The government is due to look again at permitted development rights to allow property owners to extend buildings upwards to create new homes and increase housing density.
The proposals were announced by the Housing Secretary James Brokenshire at the Conservative Party Conference and then swiftly confirmed new housing measures issued by the Ministry of Housing, Communities and Local Governments. The measures could apply to existing blocks of flats, shops and offices.
Are such ‘upwards extensions’ without planning permission an easy win to deliver new homes?
Additional new homes are already being brought forward using the airspace above existing buildings and approved through the planning application process. The introduction of a permitted development right to further support the creation of additional new homes above certain existing buildings in high streets and town centres. English urban areas are relatively low-density by international standards, and there is now an opportunity to consider that good design means also that high density does not have to be the same as tall buildings and high-rise, but could be achieved with clever sympathetic additions to existing buildings.
Responding to the PDR announcement, RIBA president Ben Derbyshire warned of the potential for poor-quality schemes to be built. He said: “It has become clear the permitted development of offices to residential housing has led to terrible homes. The government’s consultation on commercial property and upward development must avoid a repeat of these failings by ensuring proper oversight of projects.”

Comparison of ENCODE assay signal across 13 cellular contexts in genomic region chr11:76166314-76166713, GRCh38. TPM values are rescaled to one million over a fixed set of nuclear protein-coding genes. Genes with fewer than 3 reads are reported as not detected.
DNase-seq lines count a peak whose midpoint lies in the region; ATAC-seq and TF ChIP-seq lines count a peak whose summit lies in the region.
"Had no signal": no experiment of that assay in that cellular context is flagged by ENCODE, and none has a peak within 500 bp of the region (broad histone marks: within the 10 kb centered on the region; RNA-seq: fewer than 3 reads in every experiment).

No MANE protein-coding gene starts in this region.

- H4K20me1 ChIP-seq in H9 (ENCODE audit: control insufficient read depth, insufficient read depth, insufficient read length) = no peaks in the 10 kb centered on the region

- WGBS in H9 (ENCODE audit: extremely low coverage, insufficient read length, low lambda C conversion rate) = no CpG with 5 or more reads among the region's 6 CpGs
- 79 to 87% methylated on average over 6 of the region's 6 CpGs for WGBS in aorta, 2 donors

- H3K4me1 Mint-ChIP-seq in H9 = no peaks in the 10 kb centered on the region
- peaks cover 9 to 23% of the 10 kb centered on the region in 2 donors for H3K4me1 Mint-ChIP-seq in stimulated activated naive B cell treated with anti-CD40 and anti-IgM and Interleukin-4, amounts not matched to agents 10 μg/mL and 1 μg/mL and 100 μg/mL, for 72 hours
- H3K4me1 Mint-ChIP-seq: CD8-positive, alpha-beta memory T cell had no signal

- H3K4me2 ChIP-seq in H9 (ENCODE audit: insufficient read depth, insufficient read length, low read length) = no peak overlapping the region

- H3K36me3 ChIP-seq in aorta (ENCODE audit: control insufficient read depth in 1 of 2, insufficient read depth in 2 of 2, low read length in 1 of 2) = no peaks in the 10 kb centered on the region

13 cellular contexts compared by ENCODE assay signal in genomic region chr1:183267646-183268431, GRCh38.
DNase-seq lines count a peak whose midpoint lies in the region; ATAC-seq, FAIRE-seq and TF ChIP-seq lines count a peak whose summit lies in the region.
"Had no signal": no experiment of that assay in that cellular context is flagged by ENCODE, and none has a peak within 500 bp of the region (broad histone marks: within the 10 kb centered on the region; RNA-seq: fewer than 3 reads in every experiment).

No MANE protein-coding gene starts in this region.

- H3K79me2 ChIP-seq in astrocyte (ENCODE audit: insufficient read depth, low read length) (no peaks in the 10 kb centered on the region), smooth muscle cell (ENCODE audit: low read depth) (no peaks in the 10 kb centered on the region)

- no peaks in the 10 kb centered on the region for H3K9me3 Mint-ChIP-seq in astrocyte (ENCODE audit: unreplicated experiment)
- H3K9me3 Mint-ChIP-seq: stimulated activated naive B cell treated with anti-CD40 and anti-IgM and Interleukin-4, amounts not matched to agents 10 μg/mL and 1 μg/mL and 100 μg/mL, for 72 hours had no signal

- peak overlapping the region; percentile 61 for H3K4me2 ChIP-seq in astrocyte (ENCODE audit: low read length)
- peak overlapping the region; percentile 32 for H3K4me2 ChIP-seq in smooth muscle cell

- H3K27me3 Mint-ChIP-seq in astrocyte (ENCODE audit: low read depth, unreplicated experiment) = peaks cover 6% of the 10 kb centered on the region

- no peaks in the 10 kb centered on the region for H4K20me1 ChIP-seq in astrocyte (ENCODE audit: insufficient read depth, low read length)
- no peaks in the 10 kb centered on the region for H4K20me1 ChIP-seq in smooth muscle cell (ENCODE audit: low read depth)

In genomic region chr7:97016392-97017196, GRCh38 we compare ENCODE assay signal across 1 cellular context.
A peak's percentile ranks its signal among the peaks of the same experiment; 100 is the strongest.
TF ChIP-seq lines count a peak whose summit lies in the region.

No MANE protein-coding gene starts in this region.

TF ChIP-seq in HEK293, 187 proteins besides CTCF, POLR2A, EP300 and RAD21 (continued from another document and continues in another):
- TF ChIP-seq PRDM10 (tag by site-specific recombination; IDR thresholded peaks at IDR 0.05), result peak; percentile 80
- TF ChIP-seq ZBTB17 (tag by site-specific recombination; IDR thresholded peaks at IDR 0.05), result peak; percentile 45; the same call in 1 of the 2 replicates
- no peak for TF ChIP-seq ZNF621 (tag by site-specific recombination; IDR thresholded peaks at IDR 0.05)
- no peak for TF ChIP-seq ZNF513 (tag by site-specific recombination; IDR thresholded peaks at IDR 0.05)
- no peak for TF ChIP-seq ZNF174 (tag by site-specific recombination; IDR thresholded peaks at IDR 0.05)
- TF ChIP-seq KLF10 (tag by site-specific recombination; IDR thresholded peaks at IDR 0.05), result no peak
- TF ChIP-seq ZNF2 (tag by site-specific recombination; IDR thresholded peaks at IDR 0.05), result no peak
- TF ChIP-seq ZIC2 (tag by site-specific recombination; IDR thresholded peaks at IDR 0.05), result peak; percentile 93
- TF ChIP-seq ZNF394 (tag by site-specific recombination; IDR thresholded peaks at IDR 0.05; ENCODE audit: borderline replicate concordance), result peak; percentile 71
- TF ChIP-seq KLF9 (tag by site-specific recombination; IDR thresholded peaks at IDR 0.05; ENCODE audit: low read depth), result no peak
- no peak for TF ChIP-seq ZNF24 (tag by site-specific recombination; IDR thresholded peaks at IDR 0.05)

New homes on existing blocks of flats should still be subject to minimum space and amenity standards. There can be no excuse to create a system where an extension to a building will provide sub-standard homes. Nevertheless, it is extremely important that existing residents are safeguarded by careful consideration of the impacts of new floorspace. Impacts normally assessed by planning applications would still need to be considered in the prior approval process. Issues such as overlooking, overshadowing and daylight/sunlight impacts would need to be considered with detailed reports submitted to the council to check that the proposals are acceptable.
As architects, we are confident that with or without the need for a planning application, property owners wouldn’t want to blight their property value with a devaluing ugly extension. It is still crucial to ensure design quality that the upwards-only extension fits in architecturally with the existing host building and with the client’s needs and project aspirations.